It may be time to forget everything you've thought about how the American League is so much better than the National League. NL teams -- yes, the NL, a league with no DH and the awful Houston Astros -- are averaging more runs per game than the AL, 4.54-4.44.
The AL has four teams scoring fewer than four runs per game: the Angels, Indians, Mariners and Orioles. The Royals and White Sox are dreadful. That's almost half your league right there. Night after night there are too many matchups that are just not compelling.
True, the NL has the Pirates (run differential after 34 games: minus-97) and Astros (six hits, zero home runs by anybody under age 26). But the most exciting young players in baseball -- including the very young - are mostly in or coming to the NL, signaling the cycle of AL dominance is nearing an end.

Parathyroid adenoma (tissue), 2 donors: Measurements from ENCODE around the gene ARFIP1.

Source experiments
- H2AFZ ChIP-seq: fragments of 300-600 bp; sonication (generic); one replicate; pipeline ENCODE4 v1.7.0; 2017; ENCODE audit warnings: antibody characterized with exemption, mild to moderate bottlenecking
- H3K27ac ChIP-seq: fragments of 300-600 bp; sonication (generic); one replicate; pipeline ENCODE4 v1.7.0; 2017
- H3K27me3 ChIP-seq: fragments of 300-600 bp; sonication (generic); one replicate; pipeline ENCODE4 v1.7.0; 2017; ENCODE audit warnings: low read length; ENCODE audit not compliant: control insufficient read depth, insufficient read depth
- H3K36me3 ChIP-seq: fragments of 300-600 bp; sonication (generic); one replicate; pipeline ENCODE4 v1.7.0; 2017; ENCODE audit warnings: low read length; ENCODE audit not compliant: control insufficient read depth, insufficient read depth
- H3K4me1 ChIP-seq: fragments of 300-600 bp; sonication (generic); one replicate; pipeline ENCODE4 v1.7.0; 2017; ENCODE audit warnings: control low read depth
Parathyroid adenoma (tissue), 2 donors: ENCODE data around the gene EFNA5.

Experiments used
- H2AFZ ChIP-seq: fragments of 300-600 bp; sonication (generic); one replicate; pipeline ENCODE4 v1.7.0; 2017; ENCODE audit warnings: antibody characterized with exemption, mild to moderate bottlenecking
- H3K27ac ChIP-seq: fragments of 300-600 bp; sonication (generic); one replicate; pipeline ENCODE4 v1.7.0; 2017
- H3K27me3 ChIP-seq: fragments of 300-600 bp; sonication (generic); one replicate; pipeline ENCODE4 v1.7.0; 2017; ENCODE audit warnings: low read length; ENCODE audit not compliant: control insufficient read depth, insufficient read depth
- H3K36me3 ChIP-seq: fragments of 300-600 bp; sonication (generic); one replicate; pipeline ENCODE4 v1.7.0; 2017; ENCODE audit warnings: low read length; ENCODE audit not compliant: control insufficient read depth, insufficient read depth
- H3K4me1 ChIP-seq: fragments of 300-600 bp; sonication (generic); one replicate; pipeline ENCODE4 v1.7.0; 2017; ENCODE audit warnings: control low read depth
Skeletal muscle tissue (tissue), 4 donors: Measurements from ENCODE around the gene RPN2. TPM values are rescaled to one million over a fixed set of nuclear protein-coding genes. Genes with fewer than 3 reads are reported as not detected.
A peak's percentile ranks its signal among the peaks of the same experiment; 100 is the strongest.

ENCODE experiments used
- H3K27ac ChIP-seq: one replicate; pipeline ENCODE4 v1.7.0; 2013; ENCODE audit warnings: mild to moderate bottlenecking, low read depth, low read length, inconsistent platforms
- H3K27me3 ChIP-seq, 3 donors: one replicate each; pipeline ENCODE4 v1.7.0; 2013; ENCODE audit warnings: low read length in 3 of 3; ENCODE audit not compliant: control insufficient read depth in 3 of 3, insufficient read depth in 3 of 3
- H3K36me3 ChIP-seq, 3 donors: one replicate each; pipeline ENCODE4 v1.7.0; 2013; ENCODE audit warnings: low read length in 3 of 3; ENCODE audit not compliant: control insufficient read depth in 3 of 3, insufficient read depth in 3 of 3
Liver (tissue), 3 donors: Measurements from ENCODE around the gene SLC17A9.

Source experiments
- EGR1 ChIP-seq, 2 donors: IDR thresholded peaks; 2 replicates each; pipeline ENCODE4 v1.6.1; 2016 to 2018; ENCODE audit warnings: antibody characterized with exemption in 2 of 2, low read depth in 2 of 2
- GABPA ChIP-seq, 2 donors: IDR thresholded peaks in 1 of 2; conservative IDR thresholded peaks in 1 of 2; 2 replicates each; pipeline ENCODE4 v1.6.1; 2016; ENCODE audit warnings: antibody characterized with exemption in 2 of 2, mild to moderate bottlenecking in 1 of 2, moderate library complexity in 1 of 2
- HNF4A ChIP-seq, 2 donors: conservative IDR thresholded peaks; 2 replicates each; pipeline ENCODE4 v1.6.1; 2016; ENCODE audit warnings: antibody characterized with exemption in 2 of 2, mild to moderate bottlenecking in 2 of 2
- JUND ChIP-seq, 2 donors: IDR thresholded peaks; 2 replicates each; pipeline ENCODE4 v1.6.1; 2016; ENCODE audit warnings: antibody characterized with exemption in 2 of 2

The NL has outfielder Jason Heyward, 20, of the Braves and shortstop Starlin Castro, 20, of the Cubs already in the big leagues, with outfielder Mike Stanton, 20, of the Marlins, pitcher Stephen Strasburg, 21, of the Nationals and pitcher Aroldis Chapman, 22, of the Reds right behind them.
The AL? Austin Jackson, 23, of Detroit is off to a fast start and Justin Smoak, 23, of Texas is intriguing, and catcher Carlos Santana, 24, of Cleveland could be coming soon, but the AL debut class of 2010 isn't as young or phenomenal as the NL group.
Hey, who knows? Maybe the NL will even win an All-Star Game this time. If I'm manager Charlie Manuel, I like my chances pitching Roy Halladay, Tim Lincecum, Ubaldo Jimenez, Chris Carpenter and Adam Wainwright -- and forgetting about using any relief pitchers.